A group of St. Louis parents are speaking out against what they say is inaction by the Wentzville School District leaders to stop Black students from having to endure relentless racial slurs from peers.
Laesha Moore claimed that her daughter, a senior at Timberland High School, has had to resort to trying to muffle the racist attacks of her classmates, KMOV 4 reported.
“The fact that she has to put in her headphones to try to drown them out is not okay,” she said. “This is my baby, you understand. My job as a parent is to protect my kids.”
According to the outlet, the experience of Moore’s daughter is not an isolated incident, as more students have complained of an onslaught of hate.
“It’s not one time that she was referred to as the N-word. It’s multiple times a week,” said parent Tamara King.
Both King and Moore have expressed disappointment in the school district for their failure to dole out punishment and expulsion to the students perpetuating the vile treatment. King recently wrote a letter to the school board outlining the injustices.
“Our kids are being attacked. The children who were responsible for that, from my understanding, were given in-school suspension and a few days off the bus,” King said.
The relentlessness of the alleged attacks and subsequent silence from Wentzville has been exhausting for both the Black students and parents in the district.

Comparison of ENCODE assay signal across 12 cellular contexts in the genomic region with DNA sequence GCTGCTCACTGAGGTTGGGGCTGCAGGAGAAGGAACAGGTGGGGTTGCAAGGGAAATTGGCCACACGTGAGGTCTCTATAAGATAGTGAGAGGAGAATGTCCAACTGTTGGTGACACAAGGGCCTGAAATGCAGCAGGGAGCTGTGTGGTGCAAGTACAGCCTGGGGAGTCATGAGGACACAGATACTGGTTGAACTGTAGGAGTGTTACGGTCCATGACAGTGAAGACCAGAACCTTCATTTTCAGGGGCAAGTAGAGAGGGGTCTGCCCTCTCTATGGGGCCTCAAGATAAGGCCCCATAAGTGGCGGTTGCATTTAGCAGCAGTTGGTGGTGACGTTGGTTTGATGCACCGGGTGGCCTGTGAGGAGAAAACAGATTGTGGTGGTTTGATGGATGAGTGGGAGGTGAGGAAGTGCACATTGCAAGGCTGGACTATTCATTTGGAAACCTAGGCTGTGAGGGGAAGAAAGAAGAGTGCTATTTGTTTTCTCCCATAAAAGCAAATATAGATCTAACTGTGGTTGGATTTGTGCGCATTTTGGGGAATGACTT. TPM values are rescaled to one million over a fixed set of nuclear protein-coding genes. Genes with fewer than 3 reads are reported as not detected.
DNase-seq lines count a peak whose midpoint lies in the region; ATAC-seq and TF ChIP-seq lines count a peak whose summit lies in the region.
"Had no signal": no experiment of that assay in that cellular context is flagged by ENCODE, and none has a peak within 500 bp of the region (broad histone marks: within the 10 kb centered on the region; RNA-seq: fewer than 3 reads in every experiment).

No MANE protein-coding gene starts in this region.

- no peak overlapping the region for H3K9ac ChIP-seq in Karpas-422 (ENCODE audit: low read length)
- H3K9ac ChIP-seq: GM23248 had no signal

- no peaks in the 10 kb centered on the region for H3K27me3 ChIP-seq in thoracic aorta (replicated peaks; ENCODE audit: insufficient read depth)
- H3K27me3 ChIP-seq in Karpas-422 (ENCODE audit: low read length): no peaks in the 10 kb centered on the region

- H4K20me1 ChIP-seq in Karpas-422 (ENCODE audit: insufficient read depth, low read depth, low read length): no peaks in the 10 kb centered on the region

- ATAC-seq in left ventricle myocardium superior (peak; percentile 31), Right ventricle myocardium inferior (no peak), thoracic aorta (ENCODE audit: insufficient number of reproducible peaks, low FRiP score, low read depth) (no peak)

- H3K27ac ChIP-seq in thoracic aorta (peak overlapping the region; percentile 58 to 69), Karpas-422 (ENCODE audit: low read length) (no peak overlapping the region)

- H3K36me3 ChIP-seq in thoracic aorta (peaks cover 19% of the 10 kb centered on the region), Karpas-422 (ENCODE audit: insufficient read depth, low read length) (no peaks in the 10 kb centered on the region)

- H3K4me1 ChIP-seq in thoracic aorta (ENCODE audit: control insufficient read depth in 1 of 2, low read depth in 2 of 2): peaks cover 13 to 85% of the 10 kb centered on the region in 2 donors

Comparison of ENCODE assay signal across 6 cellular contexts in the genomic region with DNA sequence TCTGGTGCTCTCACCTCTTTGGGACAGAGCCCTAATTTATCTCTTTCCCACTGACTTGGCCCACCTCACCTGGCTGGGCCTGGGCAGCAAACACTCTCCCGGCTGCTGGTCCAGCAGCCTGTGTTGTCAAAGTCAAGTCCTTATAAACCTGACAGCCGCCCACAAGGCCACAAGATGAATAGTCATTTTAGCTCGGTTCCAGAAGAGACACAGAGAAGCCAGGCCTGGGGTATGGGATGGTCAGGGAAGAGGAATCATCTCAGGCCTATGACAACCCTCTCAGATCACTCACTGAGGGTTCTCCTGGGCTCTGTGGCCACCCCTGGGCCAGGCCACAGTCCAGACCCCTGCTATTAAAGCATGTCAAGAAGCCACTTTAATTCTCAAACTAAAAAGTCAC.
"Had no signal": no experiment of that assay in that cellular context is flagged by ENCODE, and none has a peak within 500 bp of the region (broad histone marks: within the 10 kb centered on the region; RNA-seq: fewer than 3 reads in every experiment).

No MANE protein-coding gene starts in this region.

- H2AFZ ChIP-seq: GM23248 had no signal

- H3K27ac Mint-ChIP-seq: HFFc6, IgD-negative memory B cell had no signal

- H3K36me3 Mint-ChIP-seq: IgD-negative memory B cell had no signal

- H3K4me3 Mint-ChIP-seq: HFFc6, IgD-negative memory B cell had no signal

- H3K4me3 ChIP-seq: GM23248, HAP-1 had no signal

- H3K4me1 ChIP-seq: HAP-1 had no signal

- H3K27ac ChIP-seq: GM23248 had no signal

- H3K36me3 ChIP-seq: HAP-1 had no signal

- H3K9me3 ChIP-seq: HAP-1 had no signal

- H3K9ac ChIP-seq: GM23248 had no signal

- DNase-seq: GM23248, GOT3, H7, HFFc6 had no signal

“It’s nerve-wrenching, it is heartbreaking, it’s disturbing, and I’m tired of it,” Moore said. “They have to do something. If we have to go to the very top, we will do so.”
A spokesperson for Wentzville released a statement condemning the actions of the students in question.
“Racism is not tolerated in our schools. The Wentzville School District is committed to fostering an environment free from harassment and discrimination,” the statement reads. “Any action that does not align with that commitment is met with a thorough investigation and appropriate disciplinary measures in alignment with District policy. We value and welcome students and parents who raise concerns. By reporting concerns, we can promptly assist and protect our students.”
According to the outlet, school leaders are expected to meet with parents on Oct. 12.
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Source: Black Enterprise